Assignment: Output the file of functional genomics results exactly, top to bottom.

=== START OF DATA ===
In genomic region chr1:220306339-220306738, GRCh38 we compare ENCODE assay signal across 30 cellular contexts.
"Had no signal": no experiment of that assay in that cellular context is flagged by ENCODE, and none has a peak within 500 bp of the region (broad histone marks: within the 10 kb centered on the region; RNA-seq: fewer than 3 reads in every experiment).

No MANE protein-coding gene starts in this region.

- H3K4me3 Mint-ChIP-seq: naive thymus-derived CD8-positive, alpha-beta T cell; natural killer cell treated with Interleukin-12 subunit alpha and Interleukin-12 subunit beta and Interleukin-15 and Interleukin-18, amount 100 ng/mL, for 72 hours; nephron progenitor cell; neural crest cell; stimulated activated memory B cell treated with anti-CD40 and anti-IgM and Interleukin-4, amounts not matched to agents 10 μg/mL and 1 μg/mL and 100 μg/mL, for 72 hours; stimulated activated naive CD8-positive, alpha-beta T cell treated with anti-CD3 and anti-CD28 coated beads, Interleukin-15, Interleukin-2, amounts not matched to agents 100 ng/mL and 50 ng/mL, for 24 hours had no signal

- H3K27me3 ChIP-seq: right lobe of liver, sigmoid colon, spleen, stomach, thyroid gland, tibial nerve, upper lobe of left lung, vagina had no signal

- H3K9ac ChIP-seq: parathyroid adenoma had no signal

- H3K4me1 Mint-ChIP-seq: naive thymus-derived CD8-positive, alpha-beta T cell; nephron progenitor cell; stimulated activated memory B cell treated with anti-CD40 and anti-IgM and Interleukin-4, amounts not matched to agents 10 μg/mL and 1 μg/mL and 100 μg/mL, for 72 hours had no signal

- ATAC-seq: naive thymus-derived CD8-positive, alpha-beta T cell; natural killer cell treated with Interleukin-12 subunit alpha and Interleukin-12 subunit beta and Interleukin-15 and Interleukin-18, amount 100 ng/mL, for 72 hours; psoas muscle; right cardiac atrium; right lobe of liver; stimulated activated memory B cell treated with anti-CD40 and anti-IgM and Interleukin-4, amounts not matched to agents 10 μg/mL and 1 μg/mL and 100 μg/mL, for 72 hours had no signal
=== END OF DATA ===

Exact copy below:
In genomic region chr1:220306339-220306738, GRCh38 we compare ENCODE assay signal across 30 cellular contexts.
"Had no signal": no experiment of that assay in that cellular context is flagged by ENCODE, and none has a peak within 500 bp of the region (broad histone marks: within the 10 kb centered on the region; RNA-seq: fewer than 3 reads in every experiment).

No MANE protein-coding gene starts in this region.

- H3K4me3 Mint-ChIP-seq: naive thymus-derived CD8-positive, alpha-beta T cell; natural killer cell treated with Interleukin-12 subunit alpha and Interleukin-12 subunit beta and Interleukin-15 and Interleukin-18, amount 100 ng/mL, for 72 hours; nephron progenitor cell; neural crest cell; stimulated activated memory B cell treated with anti-CD40 and anti-IgM and Interleukin-4, amounts not matched to agents 10 μg/mL and 1 μg/mL and 100 μg/mL, for 72 hours; stimulated activated naive CD8-positive, alpha-beta T cell treated with anti-CD3 and anti-CD28 coated beads, Interleukin-15, Interleukin-2, amounts not matched to agents 100 ng/mL and 50 ng/mL, for 24 hours had no signal

- H3K27me3 ChIP-seq: right lobe of liver, sigmoid colon, spleen, stomach, thyroid gland, tibial nerve, upper lobe of left lung, vagina had no signal

- H3K9ac ChIP-seq: parathyroid adenoma had no signal

- H3K4me1 Mint-ChIP-seq: naive thymus-derived CD8-positive, alpha-beta T cell; nephron progenitor cell; stimulated activated memory B cell treated with anti-CD40 and anti-IgM and Interleukin-4, amounts not matched to agents 10 μg/mL and 1 μg/mL and 100 μg/mL, for 72 hours had no signal

- ATAC-seq: naive thymus-derived CD8-positive, alpha-beta T cell; natural killer cell treated with Interleukin-12 subunit alpha and Interleukin-12 subunit beta and Interleukin-15 and Interleukin-18, amount 100 ng/mL, for 72 hours; psoas muscle; right cardiac atrium; right lobe of liver; stimulated activated memory B cell treated with anti-CD40 and anti-IgM and Interleukin-4, amounts not matched to agents 10 μg/mL and 1 μg/mL and 100 μg/mL, for 72 hours had no signal